Once you reach Gualaca (we recommend using an app on your phone like maps.me to ensure you know where you need to get off), there will be a road which is on your right as you enter the town with a sign next to it pointing you towards the canyons. You need to follow this road on foot for around 15-20 minutes until you reach the canyons.
We had a great couple of hours here relaxing in the sun, jumping into the pools below the canyons, and swimming around. When we were done, it was as easy as catching a bus back in the opposite direction and letting the driver know we wanted to go to the Lost and Found Hostel. If you are worried about directions, the staff at the hostel can provide you with maps and directions (including Spanish phrases to use to give to the bus driver) to get you there.
Another off the beaten track style place, this waterfall is easily missed if you do not know where you are going. Thankfully, the staff at the hostel can also provide you with pretty detailed instructions on how to get here also, using public transport in the same manner as the Gualaca canyons.
There is a small cost to enter the grounds here once you arrive, though others stated that they were not approached for it. Many people use a whole day and combine both the river canyons and the waterfall, providing an adventurous day.
Organised through the hostel at a cost of $40, you can take a half day trip on horses exploring the area that the hostel is located in – Chiriqui. The price of the tour includes the horse (of course), a guided tour, as well as a farm-style lunch which gives you an insight into how the people live in the local area.
Unfortunately we did not get a chance to take part in the night hiking as it is sporadically organised through the hostel. This meant that we missed out by just one day on going on an exciting flashlight hike with a local guide.
The hikes themselves are donation based, with opportunities to spot a lot more wildlife than you would regularly see on the Lost and Found Hostels grounds during the day (as many are hiding or asleep). The walk itself lasts one hour, at which point you can return to the hostel and have a drink with your fellow adventurers.
Organic Coffee & Wine Tour
Another tour organised through the hostel, this $25 tour takes you to a local organic coffee farm to get an idea of how coffee is produced – from growing, picking, drying, roasting, and eventually to your cup!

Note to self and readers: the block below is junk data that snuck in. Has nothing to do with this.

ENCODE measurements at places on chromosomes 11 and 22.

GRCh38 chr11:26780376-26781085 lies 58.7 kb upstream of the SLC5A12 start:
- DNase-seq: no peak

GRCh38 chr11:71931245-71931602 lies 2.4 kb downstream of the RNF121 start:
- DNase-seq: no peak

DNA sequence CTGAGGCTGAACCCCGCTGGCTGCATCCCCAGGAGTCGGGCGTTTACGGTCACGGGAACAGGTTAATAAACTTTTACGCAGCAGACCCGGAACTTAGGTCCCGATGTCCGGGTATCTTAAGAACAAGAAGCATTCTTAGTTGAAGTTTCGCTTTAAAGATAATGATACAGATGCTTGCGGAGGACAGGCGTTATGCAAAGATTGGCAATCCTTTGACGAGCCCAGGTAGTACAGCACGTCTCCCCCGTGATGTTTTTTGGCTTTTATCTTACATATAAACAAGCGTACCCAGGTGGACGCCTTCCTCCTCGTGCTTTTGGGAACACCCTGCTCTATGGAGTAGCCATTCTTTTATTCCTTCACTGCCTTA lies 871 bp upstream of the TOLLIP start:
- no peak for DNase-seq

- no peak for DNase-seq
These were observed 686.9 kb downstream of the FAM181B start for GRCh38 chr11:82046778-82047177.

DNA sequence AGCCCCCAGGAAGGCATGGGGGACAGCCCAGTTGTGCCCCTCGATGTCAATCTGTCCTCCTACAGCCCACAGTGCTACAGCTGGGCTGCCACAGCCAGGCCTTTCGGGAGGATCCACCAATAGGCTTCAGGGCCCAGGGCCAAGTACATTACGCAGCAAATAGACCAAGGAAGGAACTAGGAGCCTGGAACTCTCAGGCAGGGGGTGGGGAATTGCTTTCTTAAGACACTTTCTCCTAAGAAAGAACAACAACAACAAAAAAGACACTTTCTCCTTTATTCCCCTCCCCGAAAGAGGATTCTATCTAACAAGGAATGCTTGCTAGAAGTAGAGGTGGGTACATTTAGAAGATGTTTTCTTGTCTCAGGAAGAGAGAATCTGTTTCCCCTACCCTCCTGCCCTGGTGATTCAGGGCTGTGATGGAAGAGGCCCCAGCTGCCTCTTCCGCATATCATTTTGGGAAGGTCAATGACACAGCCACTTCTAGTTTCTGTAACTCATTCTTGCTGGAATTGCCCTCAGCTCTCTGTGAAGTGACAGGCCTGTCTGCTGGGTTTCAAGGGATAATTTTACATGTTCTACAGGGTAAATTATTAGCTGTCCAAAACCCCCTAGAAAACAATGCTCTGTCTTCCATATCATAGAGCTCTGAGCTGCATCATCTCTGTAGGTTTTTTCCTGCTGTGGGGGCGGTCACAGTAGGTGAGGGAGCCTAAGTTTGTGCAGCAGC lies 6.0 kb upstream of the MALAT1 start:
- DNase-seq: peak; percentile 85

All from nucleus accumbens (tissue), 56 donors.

The local tour guide will also provide you with a farm-style lunch which also involves the tasting of fruits from the area, as well as the coffee!
Overall, the Lost and Found Hostel provides a plethora of activities and options for you whilst you stay, and we really enjoyed hiking around and seeing what the area had to offer. We would recommend a few things though to ensure that you also have a great stay, as you do not want to arrive only to find you should have prepared yourselves better. These tips include:
- Buy food and bring it with you – sure when you reserve they say that you can buy dinners there and cook in their kitchen (and I believe they also state not to worry about bringing food), but you DO need food here. The dinners are a bit over-priced for a backpackers budget, and bringing staples from a supermarket on your way is a great way to save money. Once you arrive, there is a vegetable and fruit shop (on the main road before you hike up to the hostel) that you can buy extras at, and then you can cook a meal!
- The ‘store’ they have on site does not supply much – once again, buy food before you come, especially for breakfast and lunch. The hostel shop only supplies basics like pasta, eggs, mac and cheese etc.
- Be wary of the walk up the hill – the walk up to the hostel from the main road is pretty exhausting, especially with all of your bags. The hostel gives an option for someone to help you get your bags up (at a cost), so if you feel you need it please do so!
We hope you enjoy your time in the region, and that you have the wits and skill to conquer the treasure hunts!